There are two stories about the property market in London. One is about the many thousands of households finding it hard to keep up with their rent or mortgage payments, or struggling to get a home of their own, with long waiting lists for social housing, bidding wars for rental properties and house prices that exclude very many from buying. The other is about six-bedroom houses that cost more than £100m. Both narratives are contested and often seem not to connect with each other; yet it is clear that changes in the city are linked to both.
The first narrative, of decline and stress, now predominates in discussions about what to do to improve London for its residents. Historically, sociologists have pursued methodological expedience and class biases to look down at the poor and how they cluster in urban areas. What are we to do about their presence? How are we to improve their lives, reintegrate them into social life, and develop urban economies, education and health systems capable of supporting them?
Are the rich as big a problem? Sociologists don’t say much about the impact of profound wealth on society in London and Britain. There aren’t many ethnographic, survey-based or qualitative investigations into the top 1% of the wealthy — the billionaires who now live in London, or the merely profoundly rich, Ultra-high Net Worth Individuals (UHNWIs) who have, beyond their homes, yachts and other assets, investible wealth of £20m or more. Social discussions of wealth, inequality and economic change are uninformed (or unimpeded) by any work from social researchers who have tried to construct robust research approaches to the investigation of the very wealthy, how they live in our towns and cities, what contributions they make and what impacts they have on the areas they inhabit.
UK television series like Meet the Russians and Made in Chelsea have popularised an idea of life inside the bubble of extreme wealth and privilege; many of us have impressions of the super-rich built around these shows, or anecdotes or journalism, and this has influenced the tone of the debate about what we should do. For sociologists, “society”, a holistic entity that includes all of us, tends to be a partial and skewed analysis of its institutions and of groups who are, in reality, just a small sub-section of the population. State-funded, intellectually driven work has tended to focus on the poor, the dangerous and the exotic. This means that people are not being offered evidence-based assessments of the full range of social experience, or insights building on real concerns that profound wealth and inequality are in fact social problems. We need evidence in order to challenge inequities and drive public ambitions.
In London, we have to get to grips with all the costs and impacts associated with dramatic changes to the fortunes of those who are already property owners, whether because of good timing in house purchasing or recent major investment. An expansion in the wealth of those at the top of the social pile has accelerated, despite a serious recession, and been transferred into the massive property holdings (and their dividends) of national and international investors and buyers. Much of the international property investment is driven by the sense that London is a safe bet, that its property taxes are among the lowest among competing cities, and that it is a place with globally important cultural events. London is now home to the most multi-millionaires, with 4,224 living within its boundaries (the most of any city globally) and around 130 billionaires, who have made enormous investments in London, yet have little need for real-time social use of the city. This, combined with historically low rates of homebuilding, seems to be changing the social character of the highest-priced neighbourhoods and affecting all London as prices ripple out and down through the hierarchy of desirable areas. There is potential in London for a perfect storm — it is a metropolis of housing stress that is also a city of opportunity for those who have profited from the global capitalist system.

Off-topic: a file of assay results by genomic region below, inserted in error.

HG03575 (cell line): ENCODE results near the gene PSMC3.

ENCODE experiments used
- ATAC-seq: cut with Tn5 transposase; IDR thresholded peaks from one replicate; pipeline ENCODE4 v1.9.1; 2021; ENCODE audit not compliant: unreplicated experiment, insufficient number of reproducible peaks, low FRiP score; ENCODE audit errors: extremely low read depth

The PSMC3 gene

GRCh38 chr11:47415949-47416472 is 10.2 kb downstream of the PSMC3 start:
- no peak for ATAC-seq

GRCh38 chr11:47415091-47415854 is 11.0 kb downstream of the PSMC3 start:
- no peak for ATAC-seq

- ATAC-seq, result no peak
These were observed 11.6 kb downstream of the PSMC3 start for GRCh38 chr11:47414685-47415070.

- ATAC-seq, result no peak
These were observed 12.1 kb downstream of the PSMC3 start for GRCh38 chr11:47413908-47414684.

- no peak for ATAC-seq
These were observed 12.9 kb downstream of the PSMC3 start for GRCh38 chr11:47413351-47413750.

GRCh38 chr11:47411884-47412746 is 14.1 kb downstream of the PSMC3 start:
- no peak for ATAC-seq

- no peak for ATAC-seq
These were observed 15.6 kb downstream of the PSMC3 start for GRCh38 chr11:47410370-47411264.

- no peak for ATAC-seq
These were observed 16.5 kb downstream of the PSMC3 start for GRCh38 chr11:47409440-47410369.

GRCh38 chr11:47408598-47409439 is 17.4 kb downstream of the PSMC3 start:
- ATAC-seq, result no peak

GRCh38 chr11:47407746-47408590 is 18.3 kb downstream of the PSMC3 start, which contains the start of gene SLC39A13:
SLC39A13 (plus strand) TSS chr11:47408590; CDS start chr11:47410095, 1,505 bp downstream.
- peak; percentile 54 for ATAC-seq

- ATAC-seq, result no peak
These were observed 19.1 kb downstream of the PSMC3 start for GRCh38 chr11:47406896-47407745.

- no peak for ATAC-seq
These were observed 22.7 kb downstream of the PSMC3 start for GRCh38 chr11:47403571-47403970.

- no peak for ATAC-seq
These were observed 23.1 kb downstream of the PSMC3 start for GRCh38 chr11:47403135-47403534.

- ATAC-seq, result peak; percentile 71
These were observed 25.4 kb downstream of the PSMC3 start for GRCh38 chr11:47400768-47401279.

We need to investigate how the rich live, what their attitudes are towards (and aspirations for) the places they own, and what the deeper links are between their choices and practices and the complex outcomes they produce in cities like London. There are massive cuts to public spending in Britain, and reductions in support, including for housing costs, for those on low incomes, at the same time as there are unchecked gains for the wealthiest. Sociologists have to politicise their work by engaging with these issues. There is always a danger that social research that focuses on the middle classes or the rich can be dismissed as the self-interest of an academic elite, yet there is a long history of sociologists pleading with their colleagues to engage, despite it being difficult work, with elites and wealthy groups who may both coordinate responses to social problems as well as potentially being part of those problems. The expansion of inequality amid social distress and economic decline is only the most recent feature of such problems; there is always a need for social researchers to measure, profile and understand the ways in which wealth, power and social life combine.
Rowland Atkinson is a reader in urban studies and criminology at the University of York.
This article appears in the excellent Le Monde Diplomatique, whose English language edition can be found at mondediplo.com. This full text appears by agreement with Le Monde Diplomatique. CounterPunch features two or three articles from LMD every month.